The Journey is the Destination: The Place of Assessment in an Activist Writing Program

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LOCAL CONTEXT Eastern Michigan University is a comprehensive university of about 24,000 (about 22,000 of whom are undergraduates). Our students typically come from southeastern Michigan and northwestern Ohio. They come to EMU for a variety of reasons--proximity to their homes, cost (we're fairly inexpensive, as colleges and universities go), friends who have come here before, or because they want to be teachers and we're well-known as a "teacher training" school. (EMU started as the Michigan Normal School in 1849.)

When we were both at EMU, we were director and associate director of first-year writing, respectively. (Linda remains director of first-year writing.) The first-year writing program actually "hosts" two first-year courses (English 120, Composition I: Reading and Writing the College Experience and English 121, Composition II: Research and Writing the Public Experience) and one second-year course (English 225, Writing in a Changing World). Overall, we run about 190 courses a year in the program. About 100 of those (give or take) are sections of English 121, which is also the required, general education writing course on our campus. About 97 percent of all incoming students take the course.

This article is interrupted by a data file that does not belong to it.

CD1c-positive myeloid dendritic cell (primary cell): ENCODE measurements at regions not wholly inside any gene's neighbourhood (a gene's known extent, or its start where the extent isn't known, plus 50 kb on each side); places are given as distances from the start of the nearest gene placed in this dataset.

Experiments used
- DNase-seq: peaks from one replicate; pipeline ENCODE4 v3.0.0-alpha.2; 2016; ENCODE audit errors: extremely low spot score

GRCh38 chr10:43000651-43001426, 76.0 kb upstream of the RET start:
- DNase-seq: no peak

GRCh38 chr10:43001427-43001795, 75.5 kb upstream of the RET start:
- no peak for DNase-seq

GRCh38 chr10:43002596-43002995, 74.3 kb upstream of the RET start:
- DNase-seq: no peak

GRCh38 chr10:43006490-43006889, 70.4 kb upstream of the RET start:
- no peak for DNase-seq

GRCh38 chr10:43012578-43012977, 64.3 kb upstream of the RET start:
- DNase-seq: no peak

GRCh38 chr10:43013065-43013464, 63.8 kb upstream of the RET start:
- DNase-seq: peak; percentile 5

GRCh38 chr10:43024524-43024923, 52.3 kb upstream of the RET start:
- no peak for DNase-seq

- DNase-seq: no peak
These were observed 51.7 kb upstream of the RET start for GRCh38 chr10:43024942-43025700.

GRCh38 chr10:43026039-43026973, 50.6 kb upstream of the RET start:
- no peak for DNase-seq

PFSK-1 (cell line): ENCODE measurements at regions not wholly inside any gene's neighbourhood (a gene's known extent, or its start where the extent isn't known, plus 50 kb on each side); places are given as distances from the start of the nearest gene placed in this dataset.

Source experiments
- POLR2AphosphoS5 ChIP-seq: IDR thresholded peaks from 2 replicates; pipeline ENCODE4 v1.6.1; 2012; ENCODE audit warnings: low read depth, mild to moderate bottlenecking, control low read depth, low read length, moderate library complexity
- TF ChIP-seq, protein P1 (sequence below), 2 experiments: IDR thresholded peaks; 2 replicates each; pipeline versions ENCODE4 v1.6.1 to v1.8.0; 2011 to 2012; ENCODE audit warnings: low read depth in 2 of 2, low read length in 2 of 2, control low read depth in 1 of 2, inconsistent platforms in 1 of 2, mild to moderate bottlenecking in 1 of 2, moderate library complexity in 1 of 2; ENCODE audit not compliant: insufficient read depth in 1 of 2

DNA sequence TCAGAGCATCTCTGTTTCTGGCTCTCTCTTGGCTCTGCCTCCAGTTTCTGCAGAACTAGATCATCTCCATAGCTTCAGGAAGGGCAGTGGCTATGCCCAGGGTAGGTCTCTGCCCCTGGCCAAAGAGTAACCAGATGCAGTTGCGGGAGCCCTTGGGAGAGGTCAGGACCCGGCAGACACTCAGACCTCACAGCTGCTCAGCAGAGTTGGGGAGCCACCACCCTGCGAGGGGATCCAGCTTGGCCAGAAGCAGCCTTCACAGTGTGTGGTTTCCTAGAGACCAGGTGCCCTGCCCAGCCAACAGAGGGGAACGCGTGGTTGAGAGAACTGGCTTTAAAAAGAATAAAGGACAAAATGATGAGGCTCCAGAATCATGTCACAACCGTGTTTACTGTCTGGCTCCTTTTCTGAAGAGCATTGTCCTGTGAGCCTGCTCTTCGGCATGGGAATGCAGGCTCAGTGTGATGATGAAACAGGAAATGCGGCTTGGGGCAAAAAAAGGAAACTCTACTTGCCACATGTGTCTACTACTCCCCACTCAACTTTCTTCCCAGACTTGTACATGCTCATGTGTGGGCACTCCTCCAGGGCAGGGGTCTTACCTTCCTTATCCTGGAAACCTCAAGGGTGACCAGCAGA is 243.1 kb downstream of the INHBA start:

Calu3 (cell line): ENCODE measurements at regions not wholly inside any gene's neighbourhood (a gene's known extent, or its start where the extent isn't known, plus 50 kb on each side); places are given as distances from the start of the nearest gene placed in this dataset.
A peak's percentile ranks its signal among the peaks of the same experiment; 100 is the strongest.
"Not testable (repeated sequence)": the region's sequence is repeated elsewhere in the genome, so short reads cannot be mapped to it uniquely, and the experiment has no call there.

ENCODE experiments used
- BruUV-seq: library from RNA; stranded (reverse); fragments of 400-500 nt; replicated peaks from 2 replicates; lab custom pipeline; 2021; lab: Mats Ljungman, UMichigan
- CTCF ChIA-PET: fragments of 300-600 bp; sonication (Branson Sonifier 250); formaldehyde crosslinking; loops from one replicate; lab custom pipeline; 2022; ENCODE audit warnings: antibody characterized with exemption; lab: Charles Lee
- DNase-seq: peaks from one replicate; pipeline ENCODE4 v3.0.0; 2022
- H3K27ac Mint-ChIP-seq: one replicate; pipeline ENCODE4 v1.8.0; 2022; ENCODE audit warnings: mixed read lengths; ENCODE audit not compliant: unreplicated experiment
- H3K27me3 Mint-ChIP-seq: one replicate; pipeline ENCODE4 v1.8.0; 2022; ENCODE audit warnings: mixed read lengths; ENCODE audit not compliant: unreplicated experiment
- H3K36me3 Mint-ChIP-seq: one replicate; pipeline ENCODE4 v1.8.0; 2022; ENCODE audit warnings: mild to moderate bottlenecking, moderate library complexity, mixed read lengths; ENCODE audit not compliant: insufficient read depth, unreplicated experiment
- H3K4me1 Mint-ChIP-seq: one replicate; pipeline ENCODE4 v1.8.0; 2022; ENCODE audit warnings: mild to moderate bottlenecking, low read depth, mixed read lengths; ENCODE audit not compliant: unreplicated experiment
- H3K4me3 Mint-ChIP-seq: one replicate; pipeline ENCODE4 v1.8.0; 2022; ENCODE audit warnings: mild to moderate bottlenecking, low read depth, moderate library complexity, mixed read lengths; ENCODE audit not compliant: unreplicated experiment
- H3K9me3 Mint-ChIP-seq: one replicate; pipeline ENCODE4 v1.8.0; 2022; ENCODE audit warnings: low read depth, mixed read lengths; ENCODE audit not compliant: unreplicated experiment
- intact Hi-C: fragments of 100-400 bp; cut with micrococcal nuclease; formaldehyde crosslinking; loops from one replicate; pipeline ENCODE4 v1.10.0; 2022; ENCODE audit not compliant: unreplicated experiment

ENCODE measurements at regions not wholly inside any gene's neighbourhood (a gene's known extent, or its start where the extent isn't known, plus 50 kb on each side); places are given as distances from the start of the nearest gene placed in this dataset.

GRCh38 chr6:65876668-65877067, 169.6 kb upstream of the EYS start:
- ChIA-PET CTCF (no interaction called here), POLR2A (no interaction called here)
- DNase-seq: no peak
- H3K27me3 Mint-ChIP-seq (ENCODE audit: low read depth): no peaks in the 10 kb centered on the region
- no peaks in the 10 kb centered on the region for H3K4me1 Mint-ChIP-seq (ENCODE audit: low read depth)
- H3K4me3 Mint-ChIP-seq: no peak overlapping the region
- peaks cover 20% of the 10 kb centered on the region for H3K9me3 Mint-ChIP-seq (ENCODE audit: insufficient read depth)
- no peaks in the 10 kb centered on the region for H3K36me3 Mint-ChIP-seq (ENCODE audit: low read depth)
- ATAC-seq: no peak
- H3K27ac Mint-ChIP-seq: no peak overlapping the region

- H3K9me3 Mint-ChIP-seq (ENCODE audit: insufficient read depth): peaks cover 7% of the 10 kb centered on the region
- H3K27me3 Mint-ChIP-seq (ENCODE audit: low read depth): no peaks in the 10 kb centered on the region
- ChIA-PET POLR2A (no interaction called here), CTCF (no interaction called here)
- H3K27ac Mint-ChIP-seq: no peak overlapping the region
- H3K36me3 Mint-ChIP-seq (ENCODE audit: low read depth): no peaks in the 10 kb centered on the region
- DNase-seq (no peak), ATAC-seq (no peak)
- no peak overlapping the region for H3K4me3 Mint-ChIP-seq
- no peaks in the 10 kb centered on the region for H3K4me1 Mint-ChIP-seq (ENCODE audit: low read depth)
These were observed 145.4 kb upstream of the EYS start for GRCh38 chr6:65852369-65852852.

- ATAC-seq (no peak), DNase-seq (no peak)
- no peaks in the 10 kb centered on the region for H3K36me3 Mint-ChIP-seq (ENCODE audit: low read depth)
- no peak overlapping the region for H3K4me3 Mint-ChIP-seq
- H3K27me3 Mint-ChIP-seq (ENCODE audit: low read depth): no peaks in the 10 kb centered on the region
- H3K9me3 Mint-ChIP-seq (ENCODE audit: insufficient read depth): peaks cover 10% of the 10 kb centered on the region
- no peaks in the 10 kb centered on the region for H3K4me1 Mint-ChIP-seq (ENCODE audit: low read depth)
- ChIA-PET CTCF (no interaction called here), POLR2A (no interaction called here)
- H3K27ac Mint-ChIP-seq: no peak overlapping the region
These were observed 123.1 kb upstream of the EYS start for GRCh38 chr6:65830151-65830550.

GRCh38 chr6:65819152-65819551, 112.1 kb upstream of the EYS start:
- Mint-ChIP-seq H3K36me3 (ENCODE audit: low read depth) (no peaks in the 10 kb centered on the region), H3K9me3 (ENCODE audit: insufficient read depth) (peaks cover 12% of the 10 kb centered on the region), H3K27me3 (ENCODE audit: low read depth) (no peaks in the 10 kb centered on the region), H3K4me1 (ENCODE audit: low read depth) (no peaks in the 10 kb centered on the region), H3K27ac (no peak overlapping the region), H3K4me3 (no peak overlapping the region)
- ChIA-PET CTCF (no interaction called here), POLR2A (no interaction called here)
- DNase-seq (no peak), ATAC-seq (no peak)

Our dynamic criteria mapping (DCM) work is linked to a programmatic assessment of English 121. In 2003, we surveyed students at the beginning and end of the course to determine their degree of confidence in their learning outcomes. We also asked them to comment on the usefulness of English 121 with respect to future coursework. We learned a lot from the results about what students thought was working--the results were generally very positive--and about where to focus professional development efforts in the first-year writing program.

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